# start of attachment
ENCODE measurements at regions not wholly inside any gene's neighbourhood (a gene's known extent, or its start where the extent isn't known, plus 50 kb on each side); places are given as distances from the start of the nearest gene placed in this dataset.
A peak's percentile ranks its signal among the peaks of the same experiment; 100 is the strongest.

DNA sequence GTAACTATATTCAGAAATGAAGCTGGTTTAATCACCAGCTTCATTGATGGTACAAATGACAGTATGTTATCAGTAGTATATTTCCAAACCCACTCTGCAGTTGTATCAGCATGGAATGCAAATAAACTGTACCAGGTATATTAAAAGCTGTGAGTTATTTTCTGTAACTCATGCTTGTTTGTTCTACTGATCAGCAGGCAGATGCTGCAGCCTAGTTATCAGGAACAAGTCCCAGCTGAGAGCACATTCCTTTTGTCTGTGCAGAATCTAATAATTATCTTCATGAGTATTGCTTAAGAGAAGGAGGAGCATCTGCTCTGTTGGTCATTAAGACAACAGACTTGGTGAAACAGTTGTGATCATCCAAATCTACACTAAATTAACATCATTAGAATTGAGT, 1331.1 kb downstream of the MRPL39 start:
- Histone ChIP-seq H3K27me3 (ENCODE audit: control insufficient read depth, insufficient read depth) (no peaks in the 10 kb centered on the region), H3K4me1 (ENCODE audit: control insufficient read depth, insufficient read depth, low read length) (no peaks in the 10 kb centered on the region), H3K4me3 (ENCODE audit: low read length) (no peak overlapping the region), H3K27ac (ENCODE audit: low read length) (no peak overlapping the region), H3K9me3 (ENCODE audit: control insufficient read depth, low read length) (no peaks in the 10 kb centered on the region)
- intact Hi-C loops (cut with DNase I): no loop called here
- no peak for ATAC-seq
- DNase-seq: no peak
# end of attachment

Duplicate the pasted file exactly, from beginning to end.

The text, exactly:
ENCODE measurements at regions not wholly inside any gene's neighbourhood (a gene's known extent, or its start where the extent isn't known, plus 50 kb on each side); places are given as distances from the start of the nearest gene placed in this dataset.
A peak's percentile ranks its signal among the peaks of the same experiment; 100 is the strongest.

DNA sequence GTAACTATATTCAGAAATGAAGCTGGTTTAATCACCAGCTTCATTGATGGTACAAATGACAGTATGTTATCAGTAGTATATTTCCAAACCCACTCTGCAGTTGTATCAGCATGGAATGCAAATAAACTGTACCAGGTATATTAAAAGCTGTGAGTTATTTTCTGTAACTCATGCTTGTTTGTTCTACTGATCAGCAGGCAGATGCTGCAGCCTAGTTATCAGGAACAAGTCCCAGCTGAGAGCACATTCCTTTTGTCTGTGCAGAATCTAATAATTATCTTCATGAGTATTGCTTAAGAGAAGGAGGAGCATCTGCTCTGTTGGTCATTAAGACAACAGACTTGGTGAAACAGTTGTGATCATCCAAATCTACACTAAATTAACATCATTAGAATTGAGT, 1331.1 kb downstream of the MRPL39 start:
- Histone ChIP-seq H3K27me3 (ENCODE audit: control insufficient read depth, insufficient read depth) (no peaks in the 10 kb centered on the region), H3K4me1 (ENCODE audit: control insufficient read depth, insufficient read depth, low read length) (no peaks in the 10 kb centered on the region), H3K4me3 (ENCODE audit: low read length) (no peak overlapping the region), H3K27ac (ENCODE audit: low read length) (no peak overlapping the region), H3K9me3 (ENCODE audit: control insufficient read depth, low read length) (no peaks in the 10 kb centered on the region)
- intact Hi-C loops (cut with DNase I): no loop called here
- no peak for ATAC-seq
- DNase-seq: no peak